Temple's School of Social Work will open an autism lab thanks to Christopher M. Barnett, CLA '10, CEO of ABA Centers of America and a member of the College of Public Health Board of Visitors.
Temple alumnus Chris Barnett first grew a passion for helping the autistic community and their families navigate diagnoses and care after personally witnessing how difficult this process can be. “Both of my nieces are on the autism spectrum, and they languished for years waiting to even get a diagnosis. And once they got a diagnosis, they were on another waiting list for ABA therapy. I thought there had to be a better way, a way to disrupt this space and fundamentally change the way ABA services are made available to communities,” says Barnett. He founded ABA Centers of America in 2020 to give hope to others facing the same hardships and ensure equal access to diagnosis and applied behavioral analysis (ABA) therapy from certified professionals focusing on communication, academics, social skills and social functioning.
Barnett’s experience rings true for a population of 5,437,988 Americans and their families who often cannot find support in a system critically lacking qualified professionals. With the help of the College of Public Health, where Barnett serves on the Board of Visitors, he plans to drive that necessary change. “Our alumni are best positioned to tell us what we need to do to best prepare our students for their careers. They know what value our Temple education provides to students, and they are leaders in their fields who know what the workforce needs for tomorrow. Our alumni, our Board of Visitors and our alumni associations are giving back to our students what they once received themselves, creating a supportive culture within the college,” says College of Public Health Interim Dean Jennifer Ibrahim.
Today, the ABA Centers of America is the fastest-growing ABA provider with 11 metro areas, four locations in New Hampshire and Massachusetts, and plans to open more clinics in southeastern Pennsylvania and New Jersey in 2023. This momentous partnership, marked by the official gift signing on Wednesday, November 16, expands Barnett’s vision and offers a wealth of services to the Philadelphia population.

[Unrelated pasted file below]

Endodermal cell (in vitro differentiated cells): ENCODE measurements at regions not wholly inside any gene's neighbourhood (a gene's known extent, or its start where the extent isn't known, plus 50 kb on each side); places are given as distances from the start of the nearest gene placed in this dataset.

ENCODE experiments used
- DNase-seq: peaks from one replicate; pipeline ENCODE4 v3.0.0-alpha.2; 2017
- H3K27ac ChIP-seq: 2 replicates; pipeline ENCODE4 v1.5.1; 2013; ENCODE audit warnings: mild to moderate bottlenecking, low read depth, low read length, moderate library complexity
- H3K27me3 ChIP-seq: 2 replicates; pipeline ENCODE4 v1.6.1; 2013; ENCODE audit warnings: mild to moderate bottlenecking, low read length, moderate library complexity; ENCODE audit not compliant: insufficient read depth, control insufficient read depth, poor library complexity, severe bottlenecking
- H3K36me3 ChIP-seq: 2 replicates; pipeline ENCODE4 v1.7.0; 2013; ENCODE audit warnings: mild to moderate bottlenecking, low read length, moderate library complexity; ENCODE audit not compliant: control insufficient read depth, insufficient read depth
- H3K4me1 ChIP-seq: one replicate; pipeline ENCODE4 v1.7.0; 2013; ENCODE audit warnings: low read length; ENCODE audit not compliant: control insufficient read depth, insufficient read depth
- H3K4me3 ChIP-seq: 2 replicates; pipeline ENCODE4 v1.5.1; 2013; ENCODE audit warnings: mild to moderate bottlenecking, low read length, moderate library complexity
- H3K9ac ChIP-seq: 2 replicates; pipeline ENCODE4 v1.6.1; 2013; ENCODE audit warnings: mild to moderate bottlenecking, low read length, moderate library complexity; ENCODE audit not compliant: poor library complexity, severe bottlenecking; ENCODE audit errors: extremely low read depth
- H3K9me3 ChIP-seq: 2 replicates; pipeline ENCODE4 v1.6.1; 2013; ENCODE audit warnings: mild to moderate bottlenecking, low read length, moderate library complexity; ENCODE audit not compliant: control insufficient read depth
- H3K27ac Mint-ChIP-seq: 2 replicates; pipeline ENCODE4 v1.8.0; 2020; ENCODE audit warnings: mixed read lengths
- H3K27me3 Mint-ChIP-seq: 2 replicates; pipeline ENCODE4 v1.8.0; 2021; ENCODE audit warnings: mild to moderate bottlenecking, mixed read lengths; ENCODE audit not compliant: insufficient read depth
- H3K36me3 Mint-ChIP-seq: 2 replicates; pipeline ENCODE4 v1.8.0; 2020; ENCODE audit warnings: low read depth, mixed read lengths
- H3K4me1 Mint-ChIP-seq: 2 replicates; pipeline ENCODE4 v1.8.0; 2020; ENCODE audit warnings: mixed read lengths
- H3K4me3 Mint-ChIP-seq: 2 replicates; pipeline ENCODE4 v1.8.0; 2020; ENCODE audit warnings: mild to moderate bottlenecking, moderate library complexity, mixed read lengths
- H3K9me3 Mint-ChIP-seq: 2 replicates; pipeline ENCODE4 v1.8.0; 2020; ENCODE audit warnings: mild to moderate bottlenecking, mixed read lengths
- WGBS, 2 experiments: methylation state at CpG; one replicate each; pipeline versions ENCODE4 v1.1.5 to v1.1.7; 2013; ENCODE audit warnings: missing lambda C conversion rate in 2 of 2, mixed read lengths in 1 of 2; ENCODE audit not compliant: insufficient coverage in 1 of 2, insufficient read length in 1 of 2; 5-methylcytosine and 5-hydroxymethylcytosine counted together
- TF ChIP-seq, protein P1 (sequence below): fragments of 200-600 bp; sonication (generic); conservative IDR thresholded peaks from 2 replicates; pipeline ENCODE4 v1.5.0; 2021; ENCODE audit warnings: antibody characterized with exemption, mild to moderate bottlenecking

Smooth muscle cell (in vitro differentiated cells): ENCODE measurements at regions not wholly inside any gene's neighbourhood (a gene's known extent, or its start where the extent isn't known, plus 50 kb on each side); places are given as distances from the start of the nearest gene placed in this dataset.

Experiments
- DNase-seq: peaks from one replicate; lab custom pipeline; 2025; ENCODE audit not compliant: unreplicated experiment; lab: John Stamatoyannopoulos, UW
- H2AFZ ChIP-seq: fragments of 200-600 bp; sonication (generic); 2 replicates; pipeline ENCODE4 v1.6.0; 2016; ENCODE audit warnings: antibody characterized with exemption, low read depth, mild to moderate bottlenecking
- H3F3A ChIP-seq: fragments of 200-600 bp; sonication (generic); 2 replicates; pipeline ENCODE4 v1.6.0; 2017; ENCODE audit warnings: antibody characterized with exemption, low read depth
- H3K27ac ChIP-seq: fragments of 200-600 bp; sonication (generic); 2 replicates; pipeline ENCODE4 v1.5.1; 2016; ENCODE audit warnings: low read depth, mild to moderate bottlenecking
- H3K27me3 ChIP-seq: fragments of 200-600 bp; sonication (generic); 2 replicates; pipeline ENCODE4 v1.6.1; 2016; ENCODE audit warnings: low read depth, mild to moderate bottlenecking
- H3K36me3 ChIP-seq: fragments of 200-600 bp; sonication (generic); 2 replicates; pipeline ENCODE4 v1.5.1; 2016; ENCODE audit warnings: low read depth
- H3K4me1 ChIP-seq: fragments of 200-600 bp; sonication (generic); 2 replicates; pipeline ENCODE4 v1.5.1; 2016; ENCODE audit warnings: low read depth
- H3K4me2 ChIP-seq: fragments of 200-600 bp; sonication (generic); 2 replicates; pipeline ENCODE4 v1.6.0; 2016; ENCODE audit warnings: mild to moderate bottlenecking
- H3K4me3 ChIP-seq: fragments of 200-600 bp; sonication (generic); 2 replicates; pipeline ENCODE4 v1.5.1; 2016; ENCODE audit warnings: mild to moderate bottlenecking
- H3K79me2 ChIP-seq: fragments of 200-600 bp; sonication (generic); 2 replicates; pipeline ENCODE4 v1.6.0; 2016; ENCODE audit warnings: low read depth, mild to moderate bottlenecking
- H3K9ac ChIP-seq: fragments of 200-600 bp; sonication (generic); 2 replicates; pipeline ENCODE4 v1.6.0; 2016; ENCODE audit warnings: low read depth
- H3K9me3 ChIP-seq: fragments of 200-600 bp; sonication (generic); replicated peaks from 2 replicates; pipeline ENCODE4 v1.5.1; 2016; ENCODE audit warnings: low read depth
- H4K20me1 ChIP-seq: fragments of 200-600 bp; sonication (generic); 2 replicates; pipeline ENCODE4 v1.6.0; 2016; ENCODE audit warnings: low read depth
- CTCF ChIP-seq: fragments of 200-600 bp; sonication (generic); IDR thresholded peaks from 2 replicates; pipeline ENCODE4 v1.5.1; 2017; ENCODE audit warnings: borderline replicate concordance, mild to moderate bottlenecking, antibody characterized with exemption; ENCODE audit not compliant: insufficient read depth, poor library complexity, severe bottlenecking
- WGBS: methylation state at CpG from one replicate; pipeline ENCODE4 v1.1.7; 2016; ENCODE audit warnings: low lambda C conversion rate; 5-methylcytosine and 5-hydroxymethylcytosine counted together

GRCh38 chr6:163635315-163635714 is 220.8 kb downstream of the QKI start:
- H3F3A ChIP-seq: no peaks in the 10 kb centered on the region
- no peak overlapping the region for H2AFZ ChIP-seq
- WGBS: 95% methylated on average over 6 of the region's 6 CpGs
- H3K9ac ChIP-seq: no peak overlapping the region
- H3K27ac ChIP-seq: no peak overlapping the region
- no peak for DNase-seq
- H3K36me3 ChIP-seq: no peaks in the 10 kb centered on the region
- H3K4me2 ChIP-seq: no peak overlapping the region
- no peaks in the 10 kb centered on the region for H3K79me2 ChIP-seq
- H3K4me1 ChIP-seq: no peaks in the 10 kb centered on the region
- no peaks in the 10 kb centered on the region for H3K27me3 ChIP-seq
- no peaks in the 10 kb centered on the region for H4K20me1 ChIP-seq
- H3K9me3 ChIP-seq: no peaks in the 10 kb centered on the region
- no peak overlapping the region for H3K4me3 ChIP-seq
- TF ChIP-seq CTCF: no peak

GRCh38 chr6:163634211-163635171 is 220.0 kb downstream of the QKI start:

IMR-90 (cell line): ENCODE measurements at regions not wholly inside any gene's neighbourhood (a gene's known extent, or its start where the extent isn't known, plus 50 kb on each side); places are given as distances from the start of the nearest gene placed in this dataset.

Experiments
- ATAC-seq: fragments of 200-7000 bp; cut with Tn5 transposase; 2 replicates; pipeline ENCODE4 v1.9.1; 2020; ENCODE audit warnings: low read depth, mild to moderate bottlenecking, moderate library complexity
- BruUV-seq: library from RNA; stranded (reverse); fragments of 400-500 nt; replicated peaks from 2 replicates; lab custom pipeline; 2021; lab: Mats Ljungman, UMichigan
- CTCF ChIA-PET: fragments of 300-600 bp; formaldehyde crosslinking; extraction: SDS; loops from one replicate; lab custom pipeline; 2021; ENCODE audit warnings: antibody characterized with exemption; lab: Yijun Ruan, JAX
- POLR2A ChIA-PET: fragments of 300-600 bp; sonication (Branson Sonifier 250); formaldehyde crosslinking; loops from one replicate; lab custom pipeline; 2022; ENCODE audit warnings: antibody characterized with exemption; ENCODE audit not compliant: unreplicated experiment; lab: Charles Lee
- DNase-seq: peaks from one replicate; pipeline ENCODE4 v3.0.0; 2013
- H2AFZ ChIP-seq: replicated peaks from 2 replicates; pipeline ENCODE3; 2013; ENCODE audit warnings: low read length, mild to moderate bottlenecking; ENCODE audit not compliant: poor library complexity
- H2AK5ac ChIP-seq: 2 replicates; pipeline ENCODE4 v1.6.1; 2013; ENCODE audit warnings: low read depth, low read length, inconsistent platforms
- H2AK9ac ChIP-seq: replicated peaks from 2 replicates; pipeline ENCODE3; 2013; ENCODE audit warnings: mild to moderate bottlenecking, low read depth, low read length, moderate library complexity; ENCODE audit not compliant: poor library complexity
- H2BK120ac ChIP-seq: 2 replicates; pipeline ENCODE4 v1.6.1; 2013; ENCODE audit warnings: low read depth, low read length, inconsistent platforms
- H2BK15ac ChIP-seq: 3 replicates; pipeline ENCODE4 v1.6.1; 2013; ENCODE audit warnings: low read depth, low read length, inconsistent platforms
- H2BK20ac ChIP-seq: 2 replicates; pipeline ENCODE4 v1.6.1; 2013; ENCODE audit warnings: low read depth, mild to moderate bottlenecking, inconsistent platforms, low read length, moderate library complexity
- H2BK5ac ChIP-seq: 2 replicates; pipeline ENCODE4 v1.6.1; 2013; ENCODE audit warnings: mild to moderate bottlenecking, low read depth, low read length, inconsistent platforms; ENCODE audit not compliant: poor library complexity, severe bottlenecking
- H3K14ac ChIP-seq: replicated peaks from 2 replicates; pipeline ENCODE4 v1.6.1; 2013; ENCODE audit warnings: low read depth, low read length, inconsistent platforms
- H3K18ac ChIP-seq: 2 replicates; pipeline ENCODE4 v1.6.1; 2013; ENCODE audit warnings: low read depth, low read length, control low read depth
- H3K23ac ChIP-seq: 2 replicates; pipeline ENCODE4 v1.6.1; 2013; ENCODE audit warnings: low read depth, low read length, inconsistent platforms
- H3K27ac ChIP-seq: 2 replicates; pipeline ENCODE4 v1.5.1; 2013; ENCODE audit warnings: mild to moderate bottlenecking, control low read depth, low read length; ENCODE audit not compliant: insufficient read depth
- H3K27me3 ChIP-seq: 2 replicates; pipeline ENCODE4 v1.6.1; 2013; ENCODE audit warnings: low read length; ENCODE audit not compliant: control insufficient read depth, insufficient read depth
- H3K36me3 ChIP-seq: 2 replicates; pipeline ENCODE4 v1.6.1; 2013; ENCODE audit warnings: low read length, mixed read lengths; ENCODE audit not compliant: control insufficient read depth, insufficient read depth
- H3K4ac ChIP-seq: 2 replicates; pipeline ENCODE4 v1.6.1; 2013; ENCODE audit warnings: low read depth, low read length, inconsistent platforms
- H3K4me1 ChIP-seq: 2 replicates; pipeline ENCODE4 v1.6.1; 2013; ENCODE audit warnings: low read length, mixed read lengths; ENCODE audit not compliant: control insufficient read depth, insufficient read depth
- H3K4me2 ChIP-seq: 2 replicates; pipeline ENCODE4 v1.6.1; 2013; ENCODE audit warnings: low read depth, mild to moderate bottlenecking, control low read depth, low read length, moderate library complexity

Once completed, the autism lab will be used to conduct autism research, offer diagnostic services and train students to build the necessary workforces to not only meet the current needs of the autistic community but to reach out and make a difference for the general public. “This generous gift provides an opportunity to build a culturally competent and thoughtful research lab to provide services related to autism and to build needed and productive relationships with a key and growing provider in the region. In addition to direct services, the faculty will conduct associated research to better understand the need for support services for individuals with autism as well as their families. We will also lead in the development of new interventions and new service options,” says Provost Gregory Mandel.
Barnett chose to partner with his alma mater in this mission as a testament to his “Temple Made pride” and commitment to sharing Temple’s resolve to create meaningful change for North Broad and beyond.
"Temple changed my life. The things I learned at Temple have allowed me to create successful healthcare companies, such as ABA Centers of America, that help people in need and add great value to the community. It’s very important to me that I give back to Temple so that other young people can get the education and opportunities that I had; the education and opportunities that a Temple education provides,” says Barnett.
“Temple's commitment to providing access and leading cutting-edge research knows no bounds and our dedicated community of donors makes that possible. In that historic moment when we open the doors to the ABA Centers of America on Temple’s campus, we break down barriers faced by the autistic community and build up the vanguard of professionals transforming the experience for the next generation,” adds Mary Burke, Temple’s vice president for institutional advancement.
For Temple, this gift represents more than the lab itself; it represents making a difference for an underserved population. “Being able to provide autism assessments for members of our local and regional community is a key way to provide needed services and promote inclusivity. This is another important way Temple responds, leads and collaborates in meeting needs in the City of Philadelphia and the region. The new initiative also allows us to train our students in autism assessment; meeting workforce needs and providing state-of-the-art training is a critical role for Temple University,” says Mandel.
"Real change becomes possible with partnerships between providers like ABA Centers of America, universities, and the autism community," says School of Social Work Director Philip McCallion." And that's what we're building."
This story was originally published on the website of Temple University Institutional Advancement.